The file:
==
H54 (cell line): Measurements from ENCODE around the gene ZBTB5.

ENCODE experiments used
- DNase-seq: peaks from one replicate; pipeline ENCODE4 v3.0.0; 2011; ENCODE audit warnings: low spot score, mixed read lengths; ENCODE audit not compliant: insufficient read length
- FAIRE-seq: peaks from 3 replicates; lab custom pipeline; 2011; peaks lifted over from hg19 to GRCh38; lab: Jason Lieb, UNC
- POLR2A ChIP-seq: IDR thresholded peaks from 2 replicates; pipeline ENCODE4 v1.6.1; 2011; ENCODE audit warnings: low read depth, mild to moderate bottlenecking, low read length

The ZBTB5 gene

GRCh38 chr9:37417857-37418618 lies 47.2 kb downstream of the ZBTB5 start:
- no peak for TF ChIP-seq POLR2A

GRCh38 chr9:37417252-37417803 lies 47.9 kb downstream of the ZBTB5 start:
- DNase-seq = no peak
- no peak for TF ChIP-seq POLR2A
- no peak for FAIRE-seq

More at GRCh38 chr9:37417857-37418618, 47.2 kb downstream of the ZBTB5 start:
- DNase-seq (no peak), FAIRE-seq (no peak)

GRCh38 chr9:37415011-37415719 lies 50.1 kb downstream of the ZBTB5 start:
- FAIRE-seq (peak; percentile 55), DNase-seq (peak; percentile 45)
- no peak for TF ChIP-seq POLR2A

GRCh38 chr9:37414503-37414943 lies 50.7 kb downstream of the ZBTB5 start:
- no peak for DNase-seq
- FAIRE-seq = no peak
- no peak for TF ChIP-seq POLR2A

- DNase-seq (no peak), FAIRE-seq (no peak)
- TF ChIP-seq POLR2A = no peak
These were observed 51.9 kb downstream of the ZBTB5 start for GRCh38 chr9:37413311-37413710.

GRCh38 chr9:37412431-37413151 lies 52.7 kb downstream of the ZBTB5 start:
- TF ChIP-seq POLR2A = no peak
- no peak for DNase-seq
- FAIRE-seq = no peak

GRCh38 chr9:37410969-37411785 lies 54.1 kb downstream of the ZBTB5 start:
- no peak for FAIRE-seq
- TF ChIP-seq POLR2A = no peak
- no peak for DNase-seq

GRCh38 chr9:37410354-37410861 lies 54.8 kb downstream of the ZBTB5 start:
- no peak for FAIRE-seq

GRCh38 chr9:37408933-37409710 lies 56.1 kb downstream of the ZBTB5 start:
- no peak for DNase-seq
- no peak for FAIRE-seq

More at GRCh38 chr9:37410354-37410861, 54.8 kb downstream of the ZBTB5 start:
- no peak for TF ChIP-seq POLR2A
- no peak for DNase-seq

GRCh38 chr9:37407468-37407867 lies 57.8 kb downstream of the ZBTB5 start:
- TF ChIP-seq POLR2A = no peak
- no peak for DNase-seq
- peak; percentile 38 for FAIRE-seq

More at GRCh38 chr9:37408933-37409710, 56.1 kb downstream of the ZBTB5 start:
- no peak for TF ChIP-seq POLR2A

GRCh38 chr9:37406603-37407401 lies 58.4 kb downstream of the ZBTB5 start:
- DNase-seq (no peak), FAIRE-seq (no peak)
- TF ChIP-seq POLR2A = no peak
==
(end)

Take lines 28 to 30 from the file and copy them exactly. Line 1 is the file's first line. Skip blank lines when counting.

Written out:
- FAIRE-seq = no peak

GRCh38 chr9:37410969-37411785 lies 54.1 kb downstream of the ZBTB5 start:
- no peak for FAIRE-seq